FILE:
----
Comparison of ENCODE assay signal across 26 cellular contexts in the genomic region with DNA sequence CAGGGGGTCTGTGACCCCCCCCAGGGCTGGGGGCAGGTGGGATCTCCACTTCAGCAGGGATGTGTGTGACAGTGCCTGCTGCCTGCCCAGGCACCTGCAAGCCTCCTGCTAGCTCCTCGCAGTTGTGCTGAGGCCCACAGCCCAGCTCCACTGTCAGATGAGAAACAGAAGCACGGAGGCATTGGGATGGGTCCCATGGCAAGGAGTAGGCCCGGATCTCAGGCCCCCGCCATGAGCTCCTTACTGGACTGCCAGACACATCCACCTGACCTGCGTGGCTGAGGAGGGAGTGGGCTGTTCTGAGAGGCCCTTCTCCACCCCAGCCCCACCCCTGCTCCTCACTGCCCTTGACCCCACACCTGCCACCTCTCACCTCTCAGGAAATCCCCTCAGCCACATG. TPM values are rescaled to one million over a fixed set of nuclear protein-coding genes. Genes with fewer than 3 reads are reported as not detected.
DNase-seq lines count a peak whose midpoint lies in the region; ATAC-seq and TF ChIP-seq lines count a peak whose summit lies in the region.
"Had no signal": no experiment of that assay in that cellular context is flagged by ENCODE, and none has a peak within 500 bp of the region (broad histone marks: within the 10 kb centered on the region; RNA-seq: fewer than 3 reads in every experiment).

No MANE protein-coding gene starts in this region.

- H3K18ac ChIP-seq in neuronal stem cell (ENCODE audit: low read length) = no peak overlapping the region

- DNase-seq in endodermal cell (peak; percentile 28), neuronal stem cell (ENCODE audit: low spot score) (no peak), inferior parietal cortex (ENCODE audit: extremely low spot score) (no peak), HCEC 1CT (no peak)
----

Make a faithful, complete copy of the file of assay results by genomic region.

Comparison of ENCODE assay signal across 26 cellular contexts in the genomic region with DNA sequence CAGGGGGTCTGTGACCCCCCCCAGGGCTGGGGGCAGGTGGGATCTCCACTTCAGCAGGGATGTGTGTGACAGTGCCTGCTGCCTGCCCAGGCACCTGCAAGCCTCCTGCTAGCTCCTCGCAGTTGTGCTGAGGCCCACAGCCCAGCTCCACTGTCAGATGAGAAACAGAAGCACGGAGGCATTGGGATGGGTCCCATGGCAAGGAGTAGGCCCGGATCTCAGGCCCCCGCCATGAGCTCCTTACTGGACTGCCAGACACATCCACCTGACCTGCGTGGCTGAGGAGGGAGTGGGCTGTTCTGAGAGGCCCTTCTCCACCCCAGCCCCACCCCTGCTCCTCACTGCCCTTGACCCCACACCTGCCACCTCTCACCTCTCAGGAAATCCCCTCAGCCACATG. TPM values are rescaled to one million over a fixed set of nuclear protein-coding genes. Genes with fewer than 3 reads are reported as not detected.
DNase-seq lines count a peak whose midpoint lies in the region; ATAC-seq and TF ChIP-seq lines count a peak whose summit lies in the region.
"Had no signal": no experiment of that assay in that cellular context is flagged by ENCODE, and none has a peak within 500 bp of the region (broad histone marks: within the 10 kb centered on the region; RNA-seq: fewer than 3 reads in every experiment).

No MANE protein-coding gene starts in this region.

- H3K18ac ChIP-seq in neuronal stem cell (ENCODE audit: low read length) = no peak overlapping the region

- DNase-seq in endodermal cell (peak; percentile 28), neuronal stem cell (ENCODE audit: low spot score) (no peak), inferior parietal cortex (ENCODE audit: extremely low spot score) (no peak), HCEC 1CT (no peak)